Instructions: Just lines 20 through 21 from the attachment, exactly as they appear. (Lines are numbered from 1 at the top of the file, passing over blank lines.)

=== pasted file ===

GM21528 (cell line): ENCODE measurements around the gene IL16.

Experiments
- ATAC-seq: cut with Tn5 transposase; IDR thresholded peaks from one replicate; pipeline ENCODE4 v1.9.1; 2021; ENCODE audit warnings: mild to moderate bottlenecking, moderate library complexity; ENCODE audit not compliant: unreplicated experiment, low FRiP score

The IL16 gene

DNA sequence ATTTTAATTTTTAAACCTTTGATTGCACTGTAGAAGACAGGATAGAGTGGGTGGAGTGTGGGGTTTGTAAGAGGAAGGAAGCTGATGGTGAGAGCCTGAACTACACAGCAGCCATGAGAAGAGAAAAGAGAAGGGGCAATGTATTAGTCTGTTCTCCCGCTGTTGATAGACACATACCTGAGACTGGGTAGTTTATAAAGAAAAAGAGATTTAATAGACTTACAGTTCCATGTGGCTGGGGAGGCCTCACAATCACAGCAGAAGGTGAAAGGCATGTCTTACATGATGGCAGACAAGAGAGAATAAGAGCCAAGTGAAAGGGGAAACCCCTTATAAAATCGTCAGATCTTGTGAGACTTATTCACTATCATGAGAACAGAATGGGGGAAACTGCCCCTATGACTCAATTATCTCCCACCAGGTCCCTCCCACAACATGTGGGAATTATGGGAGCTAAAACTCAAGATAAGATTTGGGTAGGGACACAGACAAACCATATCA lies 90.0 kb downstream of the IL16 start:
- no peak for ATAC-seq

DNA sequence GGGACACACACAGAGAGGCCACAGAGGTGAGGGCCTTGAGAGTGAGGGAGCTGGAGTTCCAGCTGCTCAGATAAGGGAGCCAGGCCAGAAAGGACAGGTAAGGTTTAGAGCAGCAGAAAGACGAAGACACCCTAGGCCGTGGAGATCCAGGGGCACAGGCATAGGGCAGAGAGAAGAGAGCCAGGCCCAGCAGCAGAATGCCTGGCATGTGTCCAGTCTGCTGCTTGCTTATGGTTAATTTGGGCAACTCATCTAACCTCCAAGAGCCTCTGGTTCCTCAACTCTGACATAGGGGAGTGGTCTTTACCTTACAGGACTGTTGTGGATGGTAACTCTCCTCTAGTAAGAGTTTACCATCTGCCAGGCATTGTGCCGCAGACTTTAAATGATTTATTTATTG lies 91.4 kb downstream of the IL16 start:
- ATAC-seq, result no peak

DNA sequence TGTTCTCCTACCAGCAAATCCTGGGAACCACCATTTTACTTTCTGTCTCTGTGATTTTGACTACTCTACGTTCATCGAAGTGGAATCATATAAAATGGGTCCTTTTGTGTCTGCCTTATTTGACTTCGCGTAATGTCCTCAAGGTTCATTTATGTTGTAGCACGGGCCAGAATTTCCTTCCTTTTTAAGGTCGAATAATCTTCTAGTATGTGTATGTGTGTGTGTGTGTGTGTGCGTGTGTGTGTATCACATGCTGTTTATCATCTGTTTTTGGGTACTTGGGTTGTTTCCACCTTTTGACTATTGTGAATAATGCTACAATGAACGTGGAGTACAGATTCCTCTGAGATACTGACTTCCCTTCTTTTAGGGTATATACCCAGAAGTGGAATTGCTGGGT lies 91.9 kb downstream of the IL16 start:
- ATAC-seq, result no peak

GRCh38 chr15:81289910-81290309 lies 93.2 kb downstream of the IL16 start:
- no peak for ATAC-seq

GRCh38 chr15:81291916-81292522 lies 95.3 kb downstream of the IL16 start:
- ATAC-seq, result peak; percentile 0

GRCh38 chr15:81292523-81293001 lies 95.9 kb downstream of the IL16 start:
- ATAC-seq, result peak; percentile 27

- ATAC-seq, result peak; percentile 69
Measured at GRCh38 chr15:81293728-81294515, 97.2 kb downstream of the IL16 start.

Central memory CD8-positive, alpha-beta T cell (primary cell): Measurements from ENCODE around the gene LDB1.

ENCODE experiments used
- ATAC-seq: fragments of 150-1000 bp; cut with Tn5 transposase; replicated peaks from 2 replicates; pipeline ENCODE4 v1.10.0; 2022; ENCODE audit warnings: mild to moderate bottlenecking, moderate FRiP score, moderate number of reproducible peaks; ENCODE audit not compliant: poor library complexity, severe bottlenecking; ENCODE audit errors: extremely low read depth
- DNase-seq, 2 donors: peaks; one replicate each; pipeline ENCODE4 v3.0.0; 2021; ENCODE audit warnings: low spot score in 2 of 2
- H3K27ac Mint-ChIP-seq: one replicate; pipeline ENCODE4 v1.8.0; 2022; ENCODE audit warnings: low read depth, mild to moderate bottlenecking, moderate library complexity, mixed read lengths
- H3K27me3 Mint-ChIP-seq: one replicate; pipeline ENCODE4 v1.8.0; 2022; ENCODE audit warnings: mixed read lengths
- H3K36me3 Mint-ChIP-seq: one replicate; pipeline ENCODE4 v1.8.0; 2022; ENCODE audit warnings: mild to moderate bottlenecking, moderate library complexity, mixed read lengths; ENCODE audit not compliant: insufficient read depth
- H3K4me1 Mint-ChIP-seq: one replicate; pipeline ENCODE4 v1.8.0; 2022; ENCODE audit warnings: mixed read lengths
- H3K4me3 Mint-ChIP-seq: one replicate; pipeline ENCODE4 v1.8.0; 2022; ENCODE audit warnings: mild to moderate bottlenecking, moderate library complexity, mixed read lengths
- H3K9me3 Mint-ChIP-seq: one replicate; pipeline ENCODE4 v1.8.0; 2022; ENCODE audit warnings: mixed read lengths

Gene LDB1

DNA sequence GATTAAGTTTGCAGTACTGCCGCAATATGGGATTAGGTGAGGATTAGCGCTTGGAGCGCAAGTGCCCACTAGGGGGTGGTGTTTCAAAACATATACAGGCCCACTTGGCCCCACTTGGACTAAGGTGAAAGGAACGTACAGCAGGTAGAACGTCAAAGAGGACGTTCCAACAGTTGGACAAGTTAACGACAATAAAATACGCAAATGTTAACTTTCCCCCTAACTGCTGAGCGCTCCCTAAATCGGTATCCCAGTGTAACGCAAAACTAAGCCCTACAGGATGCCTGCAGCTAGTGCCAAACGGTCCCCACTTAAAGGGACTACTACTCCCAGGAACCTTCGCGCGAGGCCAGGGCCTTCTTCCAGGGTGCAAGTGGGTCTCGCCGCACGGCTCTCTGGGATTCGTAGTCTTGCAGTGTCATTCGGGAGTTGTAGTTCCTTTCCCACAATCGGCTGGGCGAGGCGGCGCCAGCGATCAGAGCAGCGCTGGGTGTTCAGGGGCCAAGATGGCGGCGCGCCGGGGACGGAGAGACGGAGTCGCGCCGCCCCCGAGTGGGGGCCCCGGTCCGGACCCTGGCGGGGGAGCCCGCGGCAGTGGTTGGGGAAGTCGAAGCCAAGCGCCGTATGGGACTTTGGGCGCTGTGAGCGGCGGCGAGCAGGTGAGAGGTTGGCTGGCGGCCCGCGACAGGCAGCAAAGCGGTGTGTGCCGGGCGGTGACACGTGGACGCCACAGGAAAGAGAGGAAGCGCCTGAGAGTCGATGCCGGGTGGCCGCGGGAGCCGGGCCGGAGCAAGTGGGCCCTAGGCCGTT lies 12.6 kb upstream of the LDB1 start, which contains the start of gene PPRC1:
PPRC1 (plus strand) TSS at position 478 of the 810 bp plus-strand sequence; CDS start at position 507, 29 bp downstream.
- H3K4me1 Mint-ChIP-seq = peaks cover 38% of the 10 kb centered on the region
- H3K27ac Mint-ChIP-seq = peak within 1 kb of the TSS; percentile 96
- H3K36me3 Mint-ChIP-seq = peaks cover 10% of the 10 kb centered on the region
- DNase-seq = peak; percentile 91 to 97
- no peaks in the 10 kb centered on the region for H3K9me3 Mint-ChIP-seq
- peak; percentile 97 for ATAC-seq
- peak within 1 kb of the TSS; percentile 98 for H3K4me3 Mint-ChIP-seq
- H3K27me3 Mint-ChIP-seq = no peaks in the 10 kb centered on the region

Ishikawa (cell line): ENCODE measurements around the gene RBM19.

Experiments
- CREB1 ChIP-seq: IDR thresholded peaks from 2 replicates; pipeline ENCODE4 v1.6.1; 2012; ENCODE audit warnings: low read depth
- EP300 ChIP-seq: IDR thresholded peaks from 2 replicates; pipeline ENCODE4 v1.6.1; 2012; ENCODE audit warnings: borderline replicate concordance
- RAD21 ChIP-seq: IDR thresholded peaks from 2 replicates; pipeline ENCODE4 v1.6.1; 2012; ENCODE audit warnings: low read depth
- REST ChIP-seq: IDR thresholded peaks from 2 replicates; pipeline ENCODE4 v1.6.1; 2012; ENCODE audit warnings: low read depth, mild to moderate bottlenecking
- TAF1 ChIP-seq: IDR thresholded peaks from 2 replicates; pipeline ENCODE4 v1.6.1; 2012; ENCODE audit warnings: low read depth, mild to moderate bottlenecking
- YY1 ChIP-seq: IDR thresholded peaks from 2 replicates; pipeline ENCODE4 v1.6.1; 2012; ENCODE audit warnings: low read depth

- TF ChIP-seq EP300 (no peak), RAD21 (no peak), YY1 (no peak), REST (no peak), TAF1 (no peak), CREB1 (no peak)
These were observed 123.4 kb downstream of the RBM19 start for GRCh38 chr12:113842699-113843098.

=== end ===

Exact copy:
ENCODE experiments used
- ATAC-seq: fragments of 150-1000 bp; cut with Tn5 transposase; replicated peaks from 2 replicates; pipeline ENCODE4 v1.10.0; 2022; ENCODE audit warnings: mild to moderate bottlenecking, moderate FRiP score, moderate number of reproducible peaks; ENCODE audit not compliant: poor library complexity, severe bottlenecking; ENCODE audit errors: extremely low read depth